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d his brigade on the very spot where it was most needed — a large body of the enemy's cavalry appearing that moment a mile and a half to the front, was admirably shelled and dispersed in great disorder, by Capt. Stone's First Kentucky, artillery.
I then directed Col. Starkweather to place Stone's battery and that of Capt. Bush's Fourth Indiana artillery on a high ridge on the extreme left, and extending diagonally to the front, and to support those batteries with the First Wisconsin, Lieut.-Col. Bingham, placed on that ridge, and by the Seventy-ninth Pennsylvania, Col. Hambright, placed on another ridge running at almost right angles to the one on which the batteries were planted.
This formation gave a cross-fire, and proved of infinite value in maintaining that all-important position during the day. These formations were made in great haste, and in a few moments, but without the least confusion or disorder, the men moving into line as if on parade.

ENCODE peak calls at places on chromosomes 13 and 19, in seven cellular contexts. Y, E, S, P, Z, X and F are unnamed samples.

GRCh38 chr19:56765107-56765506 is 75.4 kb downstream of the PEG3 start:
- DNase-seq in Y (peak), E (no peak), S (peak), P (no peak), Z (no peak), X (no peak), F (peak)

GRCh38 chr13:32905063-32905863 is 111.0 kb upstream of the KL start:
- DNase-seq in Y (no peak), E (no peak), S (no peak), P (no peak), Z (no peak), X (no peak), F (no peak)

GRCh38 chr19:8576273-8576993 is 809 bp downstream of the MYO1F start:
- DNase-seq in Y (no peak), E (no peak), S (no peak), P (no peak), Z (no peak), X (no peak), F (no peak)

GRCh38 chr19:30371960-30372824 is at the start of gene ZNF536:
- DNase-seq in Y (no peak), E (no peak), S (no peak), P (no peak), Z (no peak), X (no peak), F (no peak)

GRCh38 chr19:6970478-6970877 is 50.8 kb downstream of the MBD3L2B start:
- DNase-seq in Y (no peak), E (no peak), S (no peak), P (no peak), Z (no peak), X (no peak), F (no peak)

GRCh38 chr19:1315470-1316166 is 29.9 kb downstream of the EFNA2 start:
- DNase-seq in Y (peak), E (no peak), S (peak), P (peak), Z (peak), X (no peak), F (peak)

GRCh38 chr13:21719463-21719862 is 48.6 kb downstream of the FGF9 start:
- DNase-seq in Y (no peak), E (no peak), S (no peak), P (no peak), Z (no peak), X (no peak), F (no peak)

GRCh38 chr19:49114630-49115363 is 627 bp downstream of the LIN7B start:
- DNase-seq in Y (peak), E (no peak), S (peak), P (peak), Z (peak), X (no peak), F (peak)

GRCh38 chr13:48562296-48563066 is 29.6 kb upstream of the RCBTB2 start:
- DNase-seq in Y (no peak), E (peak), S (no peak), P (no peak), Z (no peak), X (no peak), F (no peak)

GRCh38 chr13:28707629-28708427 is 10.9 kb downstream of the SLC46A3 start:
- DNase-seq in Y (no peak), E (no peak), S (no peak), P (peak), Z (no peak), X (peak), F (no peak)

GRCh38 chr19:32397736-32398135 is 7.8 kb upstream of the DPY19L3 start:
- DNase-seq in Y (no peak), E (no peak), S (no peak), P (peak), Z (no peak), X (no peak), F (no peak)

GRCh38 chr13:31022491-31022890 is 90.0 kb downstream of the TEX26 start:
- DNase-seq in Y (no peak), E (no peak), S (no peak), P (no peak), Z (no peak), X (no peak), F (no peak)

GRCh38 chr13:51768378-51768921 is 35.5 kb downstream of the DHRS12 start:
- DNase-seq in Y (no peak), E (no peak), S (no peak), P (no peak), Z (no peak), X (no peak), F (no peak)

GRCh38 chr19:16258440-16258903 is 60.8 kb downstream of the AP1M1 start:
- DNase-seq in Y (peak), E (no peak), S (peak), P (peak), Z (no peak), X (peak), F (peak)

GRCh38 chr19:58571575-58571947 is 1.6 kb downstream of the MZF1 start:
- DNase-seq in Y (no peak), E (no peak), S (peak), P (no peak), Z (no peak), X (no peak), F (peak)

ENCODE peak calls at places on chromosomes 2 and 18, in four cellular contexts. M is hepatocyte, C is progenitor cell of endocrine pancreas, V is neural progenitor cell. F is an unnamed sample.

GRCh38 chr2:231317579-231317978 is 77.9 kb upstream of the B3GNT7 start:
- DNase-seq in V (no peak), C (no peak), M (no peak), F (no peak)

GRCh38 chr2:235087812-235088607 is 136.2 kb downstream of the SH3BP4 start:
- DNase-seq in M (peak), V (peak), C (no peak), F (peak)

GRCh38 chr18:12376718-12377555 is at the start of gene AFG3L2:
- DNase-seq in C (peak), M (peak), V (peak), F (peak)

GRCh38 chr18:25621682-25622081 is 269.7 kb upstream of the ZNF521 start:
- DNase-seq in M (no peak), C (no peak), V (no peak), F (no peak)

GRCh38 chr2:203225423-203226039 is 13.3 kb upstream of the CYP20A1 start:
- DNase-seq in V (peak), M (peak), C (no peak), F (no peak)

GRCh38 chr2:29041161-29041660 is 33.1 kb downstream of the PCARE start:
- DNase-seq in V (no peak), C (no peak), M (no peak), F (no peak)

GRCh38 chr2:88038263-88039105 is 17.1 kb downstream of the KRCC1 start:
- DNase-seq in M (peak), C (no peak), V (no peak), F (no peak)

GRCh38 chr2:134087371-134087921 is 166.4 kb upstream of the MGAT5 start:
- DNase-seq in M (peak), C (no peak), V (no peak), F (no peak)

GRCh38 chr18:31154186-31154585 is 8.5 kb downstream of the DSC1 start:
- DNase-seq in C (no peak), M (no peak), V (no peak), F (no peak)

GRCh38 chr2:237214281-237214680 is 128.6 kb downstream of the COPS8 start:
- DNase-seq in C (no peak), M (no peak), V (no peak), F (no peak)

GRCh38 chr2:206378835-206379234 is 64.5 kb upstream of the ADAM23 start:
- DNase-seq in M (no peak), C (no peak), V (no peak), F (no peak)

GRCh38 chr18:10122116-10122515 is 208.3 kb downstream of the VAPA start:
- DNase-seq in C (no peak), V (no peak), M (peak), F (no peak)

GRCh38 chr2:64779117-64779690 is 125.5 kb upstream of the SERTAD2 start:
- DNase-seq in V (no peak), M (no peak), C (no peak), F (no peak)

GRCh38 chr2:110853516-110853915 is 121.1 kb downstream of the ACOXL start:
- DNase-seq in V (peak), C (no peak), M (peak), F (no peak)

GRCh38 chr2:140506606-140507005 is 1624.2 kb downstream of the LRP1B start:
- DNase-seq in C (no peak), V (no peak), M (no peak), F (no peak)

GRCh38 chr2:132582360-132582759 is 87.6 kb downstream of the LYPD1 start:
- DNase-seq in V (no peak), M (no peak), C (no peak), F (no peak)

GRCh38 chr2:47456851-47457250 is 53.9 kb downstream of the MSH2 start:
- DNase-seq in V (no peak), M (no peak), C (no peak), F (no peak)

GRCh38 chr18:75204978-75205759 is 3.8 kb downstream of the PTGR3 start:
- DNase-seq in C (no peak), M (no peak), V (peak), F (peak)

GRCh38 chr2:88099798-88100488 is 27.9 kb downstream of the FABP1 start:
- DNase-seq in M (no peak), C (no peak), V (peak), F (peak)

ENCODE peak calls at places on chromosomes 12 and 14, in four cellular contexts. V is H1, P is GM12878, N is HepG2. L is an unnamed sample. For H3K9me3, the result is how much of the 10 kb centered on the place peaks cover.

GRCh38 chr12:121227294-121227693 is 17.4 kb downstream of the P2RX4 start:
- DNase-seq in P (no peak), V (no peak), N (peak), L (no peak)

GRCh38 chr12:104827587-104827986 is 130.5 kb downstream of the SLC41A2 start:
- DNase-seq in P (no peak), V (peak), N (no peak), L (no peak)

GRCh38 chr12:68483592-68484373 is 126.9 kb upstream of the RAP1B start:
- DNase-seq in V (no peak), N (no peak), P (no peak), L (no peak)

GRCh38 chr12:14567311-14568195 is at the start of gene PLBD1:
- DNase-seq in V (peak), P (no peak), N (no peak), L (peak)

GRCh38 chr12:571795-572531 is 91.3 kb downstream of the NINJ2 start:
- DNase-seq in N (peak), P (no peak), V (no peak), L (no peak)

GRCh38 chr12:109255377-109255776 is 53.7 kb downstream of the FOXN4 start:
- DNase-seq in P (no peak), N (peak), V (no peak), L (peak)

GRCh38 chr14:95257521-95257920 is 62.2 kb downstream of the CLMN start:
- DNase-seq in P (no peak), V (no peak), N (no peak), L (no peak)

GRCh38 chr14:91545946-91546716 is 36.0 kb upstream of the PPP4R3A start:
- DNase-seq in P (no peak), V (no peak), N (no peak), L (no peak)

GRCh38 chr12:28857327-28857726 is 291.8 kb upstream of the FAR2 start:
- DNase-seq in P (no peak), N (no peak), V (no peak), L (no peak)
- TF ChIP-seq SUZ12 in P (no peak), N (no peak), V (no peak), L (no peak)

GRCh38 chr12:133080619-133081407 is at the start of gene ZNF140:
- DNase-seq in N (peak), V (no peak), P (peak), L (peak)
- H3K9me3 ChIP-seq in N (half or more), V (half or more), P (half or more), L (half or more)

I then returned to Harris's brig
batteries (masked) gave unmistakable evidence of his presence in force.
I ordered Loomis to reply and bring up the remainder of his guns, and sent an order to Capt. Simonson, Fifth Indiana artillery, to join Loomis, all of which was promptly done.
I then sent a order to Col. Lytle to form his brigade on the right in good position, and galloped back to placed Harris's brigade in position to resist the advance of the enemy, which I was just informed by a messenger from Capt. Wickliffe, of Col. Board's cavalry, was being made in that direction in great force of cavalry, infantry, and artillery.
I aided Col. Harris, commanding the Ninth brigade, to form his brigade in two lines — the Second Ohio, Lieut.-Colonel Kell; the Tenth Wisconsin, Col. Chapin, and the Thirty-third Ohio, Lieut.-Col. Moore, being in the front line.
Soon after this, by a messenger, Colonel Starkweather, commanding the Twenty-eighth announced his arrival on the left, his brigade having been unfortunately cut off an